Today, I used this kit on the Beolab 4500 panels. Taking the panels off from the amplifier part of the speakers is pretty simple, but one needs to pay attention that some pretty thin and short cables that are attached between the panel and the amplifier chassis. Hence, after removing the torx screws, carefully lifting off the panel and removing of the plug on the display board and the complete input switch board are required to get the panel off.

Before polishing I also removed the display board from the panel. Since the polishing process involves the use of water, it is best to protect the display board. I also covered the brushed aluminum coated part of the panel with bubble wrap to protect its surface during the polishing process. Here is a pic:


This pic shows a close-up of one damaged area:

When the damage is so deep that one can feel it while moving a finger across, the Micro-Mesh manual prescribes to start with standard 220 grit sand paper from a hardware store. Now, this type of paper is common for wood working, i.e. it is pretty coarse. When I did this the first time I was very reluctant to put this grit to work. Essentially, it dulls the surface completely - a scary moment for the Beolover...;-). Here is a picture after I worked the panel with the 220:


Looks pretty 'woody' doesn't it? This step is probably the most important step of the entire polishing process. With the 220 basically the surface is removed to a depth of the deepest damage. In other words the 220 needs to be worked in an even parallel stroke across the surface (and sides of the panel) until the only scratches present are those from the 220 grit. This means all scratches need to be in the direction of the stroke, and the entire surface needs to be completely homogeneously scratched.

The following steps are basically to use ever finer grit, and apply each grit level with strokes that are 90deg off relative to the stroke used for the previous grit. This allows to see the moment when the scratches from the previous grit are replaced by scratches from the current (finer) grit (dry the surface and look at it against a light source - if you see 90deg off scratches keep at it until they are gone). Successively, with each step, the scratches get more shallow, until they become invisible. That is the moment when the surface is fully reflective and shiny.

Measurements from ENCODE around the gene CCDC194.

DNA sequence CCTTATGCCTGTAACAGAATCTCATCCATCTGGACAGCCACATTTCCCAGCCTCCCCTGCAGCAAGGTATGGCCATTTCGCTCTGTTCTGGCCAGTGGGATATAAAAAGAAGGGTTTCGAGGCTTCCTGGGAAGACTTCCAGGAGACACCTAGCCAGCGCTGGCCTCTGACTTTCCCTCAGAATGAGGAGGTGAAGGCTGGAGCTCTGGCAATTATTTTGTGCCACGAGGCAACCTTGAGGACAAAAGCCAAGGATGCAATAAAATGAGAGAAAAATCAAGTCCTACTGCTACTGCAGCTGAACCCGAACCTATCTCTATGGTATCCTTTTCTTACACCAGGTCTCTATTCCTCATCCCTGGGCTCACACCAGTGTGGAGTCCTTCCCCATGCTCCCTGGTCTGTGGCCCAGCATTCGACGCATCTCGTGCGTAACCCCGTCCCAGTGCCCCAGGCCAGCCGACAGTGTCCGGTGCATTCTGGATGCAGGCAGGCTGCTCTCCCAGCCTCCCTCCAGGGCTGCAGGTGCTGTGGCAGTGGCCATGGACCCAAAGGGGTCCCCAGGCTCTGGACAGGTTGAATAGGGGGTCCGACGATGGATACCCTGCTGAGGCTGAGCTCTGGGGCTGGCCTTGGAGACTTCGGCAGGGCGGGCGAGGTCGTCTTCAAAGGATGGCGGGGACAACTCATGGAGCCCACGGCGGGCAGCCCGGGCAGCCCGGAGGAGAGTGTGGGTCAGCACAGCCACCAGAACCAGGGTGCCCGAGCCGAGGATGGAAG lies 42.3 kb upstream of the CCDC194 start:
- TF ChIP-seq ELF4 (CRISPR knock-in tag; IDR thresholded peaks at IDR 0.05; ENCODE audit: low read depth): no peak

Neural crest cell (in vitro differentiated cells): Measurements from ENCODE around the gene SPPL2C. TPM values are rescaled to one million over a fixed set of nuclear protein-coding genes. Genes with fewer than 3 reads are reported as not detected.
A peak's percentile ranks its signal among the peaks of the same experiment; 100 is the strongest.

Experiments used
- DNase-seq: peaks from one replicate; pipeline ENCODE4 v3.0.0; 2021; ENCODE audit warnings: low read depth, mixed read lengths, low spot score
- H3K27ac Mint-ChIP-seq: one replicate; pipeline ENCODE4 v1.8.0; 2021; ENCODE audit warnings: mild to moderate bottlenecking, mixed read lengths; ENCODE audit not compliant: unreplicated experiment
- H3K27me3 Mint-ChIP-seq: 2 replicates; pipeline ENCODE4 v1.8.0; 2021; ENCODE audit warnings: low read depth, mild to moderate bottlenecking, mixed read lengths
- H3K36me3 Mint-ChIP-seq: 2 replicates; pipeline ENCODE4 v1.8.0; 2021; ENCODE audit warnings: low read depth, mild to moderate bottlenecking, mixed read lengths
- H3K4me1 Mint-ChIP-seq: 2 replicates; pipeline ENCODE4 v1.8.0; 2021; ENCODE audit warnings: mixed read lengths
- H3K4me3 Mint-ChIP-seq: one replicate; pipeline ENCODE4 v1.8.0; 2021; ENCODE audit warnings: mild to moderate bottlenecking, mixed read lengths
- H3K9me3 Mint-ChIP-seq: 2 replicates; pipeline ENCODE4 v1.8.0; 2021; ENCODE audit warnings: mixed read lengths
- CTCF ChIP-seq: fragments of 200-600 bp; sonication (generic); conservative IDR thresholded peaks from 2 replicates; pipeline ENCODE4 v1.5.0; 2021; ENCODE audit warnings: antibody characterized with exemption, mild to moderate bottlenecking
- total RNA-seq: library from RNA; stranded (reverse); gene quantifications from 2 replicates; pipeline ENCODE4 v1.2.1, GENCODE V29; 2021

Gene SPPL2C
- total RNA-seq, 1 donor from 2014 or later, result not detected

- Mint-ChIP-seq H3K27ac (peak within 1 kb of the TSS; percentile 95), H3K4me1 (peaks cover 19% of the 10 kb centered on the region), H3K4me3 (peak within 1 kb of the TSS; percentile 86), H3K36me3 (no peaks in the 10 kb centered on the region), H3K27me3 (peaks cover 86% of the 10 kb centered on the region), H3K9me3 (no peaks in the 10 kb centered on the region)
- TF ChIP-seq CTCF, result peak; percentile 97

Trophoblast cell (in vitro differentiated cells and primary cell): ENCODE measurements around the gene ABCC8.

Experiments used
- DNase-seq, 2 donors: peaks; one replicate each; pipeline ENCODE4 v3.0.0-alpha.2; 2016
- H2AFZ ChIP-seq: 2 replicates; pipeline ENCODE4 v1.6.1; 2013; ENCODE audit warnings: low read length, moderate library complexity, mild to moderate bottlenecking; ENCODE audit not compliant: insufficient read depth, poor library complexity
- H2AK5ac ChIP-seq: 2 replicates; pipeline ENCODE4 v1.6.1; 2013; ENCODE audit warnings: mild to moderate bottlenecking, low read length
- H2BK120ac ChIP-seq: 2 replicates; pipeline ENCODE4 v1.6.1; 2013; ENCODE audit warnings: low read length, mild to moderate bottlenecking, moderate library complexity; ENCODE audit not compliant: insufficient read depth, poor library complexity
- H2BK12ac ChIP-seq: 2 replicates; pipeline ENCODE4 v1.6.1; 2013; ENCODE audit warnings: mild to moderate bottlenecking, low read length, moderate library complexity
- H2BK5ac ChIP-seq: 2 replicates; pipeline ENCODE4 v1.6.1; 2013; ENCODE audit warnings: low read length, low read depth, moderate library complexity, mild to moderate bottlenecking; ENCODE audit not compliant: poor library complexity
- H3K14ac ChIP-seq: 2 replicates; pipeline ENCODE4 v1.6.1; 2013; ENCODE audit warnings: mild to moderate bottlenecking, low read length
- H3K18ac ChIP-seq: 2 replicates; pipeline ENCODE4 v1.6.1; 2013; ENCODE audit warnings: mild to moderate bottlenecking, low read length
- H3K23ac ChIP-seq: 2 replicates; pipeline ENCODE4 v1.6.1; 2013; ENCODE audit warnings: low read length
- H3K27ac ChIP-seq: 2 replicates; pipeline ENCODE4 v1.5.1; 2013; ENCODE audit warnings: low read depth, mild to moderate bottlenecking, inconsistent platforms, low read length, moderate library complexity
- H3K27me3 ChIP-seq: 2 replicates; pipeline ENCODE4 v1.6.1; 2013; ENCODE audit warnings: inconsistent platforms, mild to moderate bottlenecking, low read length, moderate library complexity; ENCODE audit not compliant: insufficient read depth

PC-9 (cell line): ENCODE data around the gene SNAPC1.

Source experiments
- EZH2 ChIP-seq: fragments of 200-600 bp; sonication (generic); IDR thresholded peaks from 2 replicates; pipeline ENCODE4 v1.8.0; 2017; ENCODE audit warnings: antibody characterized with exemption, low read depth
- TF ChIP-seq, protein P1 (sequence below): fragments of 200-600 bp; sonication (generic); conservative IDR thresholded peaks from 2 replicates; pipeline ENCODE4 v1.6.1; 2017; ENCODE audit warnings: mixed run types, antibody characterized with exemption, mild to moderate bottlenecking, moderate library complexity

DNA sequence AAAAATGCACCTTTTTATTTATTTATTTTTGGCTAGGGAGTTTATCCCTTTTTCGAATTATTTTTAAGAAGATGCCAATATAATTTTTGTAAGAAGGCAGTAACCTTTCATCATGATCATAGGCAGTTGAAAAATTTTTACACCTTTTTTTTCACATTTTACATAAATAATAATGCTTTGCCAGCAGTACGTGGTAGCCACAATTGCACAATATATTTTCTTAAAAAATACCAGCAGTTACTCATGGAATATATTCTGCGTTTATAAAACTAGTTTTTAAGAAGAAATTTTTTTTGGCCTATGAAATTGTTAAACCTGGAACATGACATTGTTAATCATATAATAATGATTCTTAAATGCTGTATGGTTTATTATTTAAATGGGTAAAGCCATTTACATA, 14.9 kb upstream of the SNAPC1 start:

Here are a series of pics from this process:

After 400 grit:

After Micro-Mesh 1800:


After Micro-Mesh 2400:

After Micro-Mesh 3600:

After Micro-Mesh 4000 (it starts getting shiny):


After Micro-Mesh 6000 (very nice! almost as new!):


After Micro-Gloss polishing fluid:

That's it!! 
In summary, the most important aspect is that after each step all scratches from the previous level must be gone, and that only scratches from the current grit are left. If the previous scratches are not completely removed, it will be impossible to get them during subsequent steps, since the grit gets ever finer, and does not have enough 'power' to remove deeper scratches from coarser, previous, grits.
One more panel to go! Can't wait to hook these elegant beauties up to my Beosound 9000!!


Sunday, September 2, 2012

Beomaster 8000 Main Reservoir Caps Replacement

Time to go fully under the hood! Like for my second Beomaster 8000 I replaced the four main 10000uF capacitors with the 105C ECES1JA103EZ Panasonic type, which have almost the same size. Here is a shot comparing old with new (one of the new ones is already wrapped with some cardboard to compensate for the slightly smaller diameter...):
I measured the ESR of the old ones. These were in pretty good shape with all four measuring only 0.08-0.09 Ohm (pretty much identical to the new ones).
Here some pictures taken during the installation.
After taking the right heat sink off:

This time I changed my routine a bit. For easier access on the right side, I also unbolted the right bridge rectifier. This made it easier to get to the solder tabs of the caps. Last time I ended up ripping off a wire from the rectifier when removing the back cap.  This picture shows the rectifier dangling and the cap below already unsoldered.

Unfortunately, it seems almost impossible to get large caps with big solder tabs. The new ones have much smaller tabs. Here a picture showing the smaller tabs bent to clamp the wires in place before soldering:



This picture shows the caps on the left side fully installed:






Friday, August 31, 2012

Beomaster 8000 Left Output Stage Rebuild

The summer is coming to an end. Back to B&O! Today, I finally recapped the left output stage and also fitted it with a 12x precision trimmer for the no-lad current. As stated earlier, the original low-cost trimmers are an Achilles heel of these beauties. Corrosion in combination with vibration can easily result in the destruction of all TIP transistors in the output stage. It is a multi-hour repair effort if that happens. Hence, whenever a recap is done, one should also immediately replace these trimmers!
Here is a picture of the left channel output before (power rail plugs already pulled - Some advice here: make sure that the big reservoir caps are completely discharged before messing with these plugs. One thing is that there are almost 110V DC between them, which can be painful, the other is that touching components with the unplugged cables during rebuilding the board can easily result in damage, especially if the circuit is still grounded. To discharge the caps I usually put a 10R power resistor across them for maybe 10-20 sec - measuring the voltage at the terminals confirms completely discharge):

The picture above shows one of the two100uF caps of this board...cracks are visible. A sure sign that this capacitor would have soon died.

This is how the board looked after restoration: